A poem about different girls in Malawi.


Amai: woman and mother

Mphatso: gift

By David Albano - Peace Corps Volunteer, Malawi (1989 – 1991)

dusty Sunday road
young girl        
in primary school uniform
walks like a woman
fire wood for a week
on her head
by experienced fingers
curve of her
like a spoon
she moves smoothly
under her labor
bare feet
making dusty weather
we pass
greet each other
she asks my name
and I hers
slender yet full
her young body dances
moving buttocks and breasts
to raspy reggae
alone among drunken men
who leer and pour
long looks at her body
from dark corners
where light from a single
kerosene lamp does not reach
serving chibuko
she moves to the men
sitting on low benches
against walls
I buy a carton
she says nothing
I return her silence
her face is a closed flower
eyes flat
she shakes the carton
with one skilled stroke
cuts of the top
and gives me change
the beer is sour
the room is filled with sweaty gravity
shadows of men bloom on blank walls
her body moves again
inside this music it has power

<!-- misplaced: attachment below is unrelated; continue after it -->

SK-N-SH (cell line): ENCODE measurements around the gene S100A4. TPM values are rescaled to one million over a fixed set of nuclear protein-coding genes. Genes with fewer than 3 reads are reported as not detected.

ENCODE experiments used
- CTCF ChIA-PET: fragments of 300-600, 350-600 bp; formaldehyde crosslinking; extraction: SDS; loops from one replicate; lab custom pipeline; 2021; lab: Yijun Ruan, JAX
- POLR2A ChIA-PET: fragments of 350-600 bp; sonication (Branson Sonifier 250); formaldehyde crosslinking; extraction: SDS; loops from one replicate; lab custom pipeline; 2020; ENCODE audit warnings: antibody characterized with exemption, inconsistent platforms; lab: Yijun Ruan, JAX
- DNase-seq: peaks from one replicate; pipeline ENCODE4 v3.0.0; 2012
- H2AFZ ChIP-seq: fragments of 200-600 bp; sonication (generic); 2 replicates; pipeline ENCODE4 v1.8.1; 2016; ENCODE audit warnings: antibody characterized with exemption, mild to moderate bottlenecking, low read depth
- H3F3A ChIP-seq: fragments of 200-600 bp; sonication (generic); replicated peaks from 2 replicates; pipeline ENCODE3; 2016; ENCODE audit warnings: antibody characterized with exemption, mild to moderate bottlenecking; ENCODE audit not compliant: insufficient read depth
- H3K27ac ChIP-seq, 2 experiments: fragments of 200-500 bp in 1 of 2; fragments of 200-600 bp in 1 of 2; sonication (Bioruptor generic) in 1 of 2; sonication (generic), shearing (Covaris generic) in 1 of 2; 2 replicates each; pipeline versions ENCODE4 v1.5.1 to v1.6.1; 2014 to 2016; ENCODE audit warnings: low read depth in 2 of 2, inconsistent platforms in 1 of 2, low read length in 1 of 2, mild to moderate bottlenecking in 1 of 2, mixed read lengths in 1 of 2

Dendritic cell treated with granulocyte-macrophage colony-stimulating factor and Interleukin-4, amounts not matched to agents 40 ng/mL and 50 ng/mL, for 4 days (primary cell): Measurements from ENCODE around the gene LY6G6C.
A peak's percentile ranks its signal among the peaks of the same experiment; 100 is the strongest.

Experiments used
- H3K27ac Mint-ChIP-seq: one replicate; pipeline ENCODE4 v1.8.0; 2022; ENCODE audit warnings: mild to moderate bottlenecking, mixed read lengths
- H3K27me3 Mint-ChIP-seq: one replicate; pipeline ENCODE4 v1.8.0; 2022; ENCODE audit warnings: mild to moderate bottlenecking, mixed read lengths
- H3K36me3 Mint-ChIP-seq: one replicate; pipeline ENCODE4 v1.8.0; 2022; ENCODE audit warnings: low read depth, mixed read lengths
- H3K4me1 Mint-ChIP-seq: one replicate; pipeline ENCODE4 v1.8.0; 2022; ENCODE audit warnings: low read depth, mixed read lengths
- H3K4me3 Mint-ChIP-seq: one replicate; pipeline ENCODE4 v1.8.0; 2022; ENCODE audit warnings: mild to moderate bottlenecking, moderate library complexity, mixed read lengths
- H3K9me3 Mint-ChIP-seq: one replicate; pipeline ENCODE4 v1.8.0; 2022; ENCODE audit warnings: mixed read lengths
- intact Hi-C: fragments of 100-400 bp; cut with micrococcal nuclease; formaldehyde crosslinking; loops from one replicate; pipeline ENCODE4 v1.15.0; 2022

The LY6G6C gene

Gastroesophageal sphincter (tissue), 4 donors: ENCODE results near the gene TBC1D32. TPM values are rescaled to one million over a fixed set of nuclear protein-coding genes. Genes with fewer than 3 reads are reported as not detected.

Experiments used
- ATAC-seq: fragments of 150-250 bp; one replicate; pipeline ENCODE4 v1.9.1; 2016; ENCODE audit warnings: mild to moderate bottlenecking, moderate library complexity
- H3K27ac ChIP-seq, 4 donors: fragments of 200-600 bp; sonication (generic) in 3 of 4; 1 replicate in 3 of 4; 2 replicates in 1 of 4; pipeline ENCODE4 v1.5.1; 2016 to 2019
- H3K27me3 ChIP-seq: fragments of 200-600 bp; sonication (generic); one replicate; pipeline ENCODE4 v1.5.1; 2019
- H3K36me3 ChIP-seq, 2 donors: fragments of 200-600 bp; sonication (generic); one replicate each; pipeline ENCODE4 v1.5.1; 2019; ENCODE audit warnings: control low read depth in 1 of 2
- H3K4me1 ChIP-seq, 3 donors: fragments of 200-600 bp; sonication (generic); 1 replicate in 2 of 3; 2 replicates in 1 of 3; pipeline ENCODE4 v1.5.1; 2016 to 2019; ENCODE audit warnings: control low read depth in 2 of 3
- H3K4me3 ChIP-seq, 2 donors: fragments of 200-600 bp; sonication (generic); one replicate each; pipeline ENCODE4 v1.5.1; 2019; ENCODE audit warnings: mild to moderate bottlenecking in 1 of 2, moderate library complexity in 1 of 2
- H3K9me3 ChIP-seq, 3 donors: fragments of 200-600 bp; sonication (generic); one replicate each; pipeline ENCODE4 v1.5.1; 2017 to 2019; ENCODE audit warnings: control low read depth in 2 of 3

“she is dancing to find customers”
a fellow drinker slurs
then she is a silhouette
gold flashing
on her cheeks
when the dim light
finds her

Nurse midwife student
from local hospital
serious Malcolm X glasses
long joyful hair
purple dress pulled up
thick bronze thighs
she leads us
up Mchesi Mountain
smell of grass fires below
dome of granite pushes
against a clean sky
near the top
all of us sitting
sharing water
talking about the view
pointing and looking out
On Malawi below
and Mozambique beyond
Phalombe River
tumbles off Mchesi
making a green twisting path
in an arid plain
Agnes fixing her glasses
smiling and serious 

This poem was selected as a finalist in the returned Volunteer category in the 2015 Peace Corps Poetry Contest. It was selected from over 1,000 submissions, representing 50 years of Peace Corps service in over 100 countries.

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